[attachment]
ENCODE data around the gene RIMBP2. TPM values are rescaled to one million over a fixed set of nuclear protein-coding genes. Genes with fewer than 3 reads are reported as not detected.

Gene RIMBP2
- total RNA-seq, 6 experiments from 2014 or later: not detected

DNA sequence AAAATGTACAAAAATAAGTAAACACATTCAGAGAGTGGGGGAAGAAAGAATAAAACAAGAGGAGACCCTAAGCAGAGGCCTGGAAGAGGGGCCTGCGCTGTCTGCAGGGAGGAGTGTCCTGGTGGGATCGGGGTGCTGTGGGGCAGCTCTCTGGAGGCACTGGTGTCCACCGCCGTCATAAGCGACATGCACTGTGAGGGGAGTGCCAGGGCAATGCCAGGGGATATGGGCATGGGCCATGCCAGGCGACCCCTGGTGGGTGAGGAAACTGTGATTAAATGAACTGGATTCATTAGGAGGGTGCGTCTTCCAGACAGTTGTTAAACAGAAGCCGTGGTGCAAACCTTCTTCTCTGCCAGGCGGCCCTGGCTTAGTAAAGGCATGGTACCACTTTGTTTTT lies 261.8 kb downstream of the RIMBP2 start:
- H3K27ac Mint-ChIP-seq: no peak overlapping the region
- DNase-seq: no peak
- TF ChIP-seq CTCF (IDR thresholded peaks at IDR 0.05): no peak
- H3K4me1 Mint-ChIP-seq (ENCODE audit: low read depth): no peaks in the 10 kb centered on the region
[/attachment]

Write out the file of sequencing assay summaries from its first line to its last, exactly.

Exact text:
ENCODE data around the gene RIMBP2. TPM values are rescaled to one million over a fixed set of nuclear protein-coding genes. Genes with fewer than 3 reads are reported as not detected.

Gene RIMBP2
- total RNA-seq, 6 experiments from 2014 or later: not detected

DNA sequence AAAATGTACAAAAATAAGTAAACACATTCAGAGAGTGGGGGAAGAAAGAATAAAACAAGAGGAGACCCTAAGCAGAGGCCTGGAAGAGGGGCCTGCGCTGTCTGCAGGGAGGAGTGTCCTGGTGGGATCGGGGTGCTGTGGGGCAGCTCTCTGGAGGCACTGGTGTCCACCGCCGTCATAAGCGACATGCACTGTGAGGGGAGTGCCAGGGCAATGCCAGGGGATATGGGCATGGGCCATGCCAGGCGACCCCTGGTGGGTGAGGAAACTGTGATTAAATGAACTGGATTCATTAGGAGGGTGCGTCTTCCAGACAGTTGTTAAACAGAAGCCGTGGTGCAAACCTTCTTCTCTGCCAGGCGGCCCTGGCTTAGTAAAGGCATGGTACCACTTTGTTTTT lies 261.8 kb downstream of the RIMBP2 start:
- H3K27ac Mint-ChIP-seq: no peak overlapping the region
- DNase-seq: no peak
- TF ChIP-seq CTCF (IDR thresholded peaks at IDR 0.05): no peak
- H3K4me1 Mint-ChIP-seq (ENCODE audit: low read depth): no peaks in the 10 kb centered on the region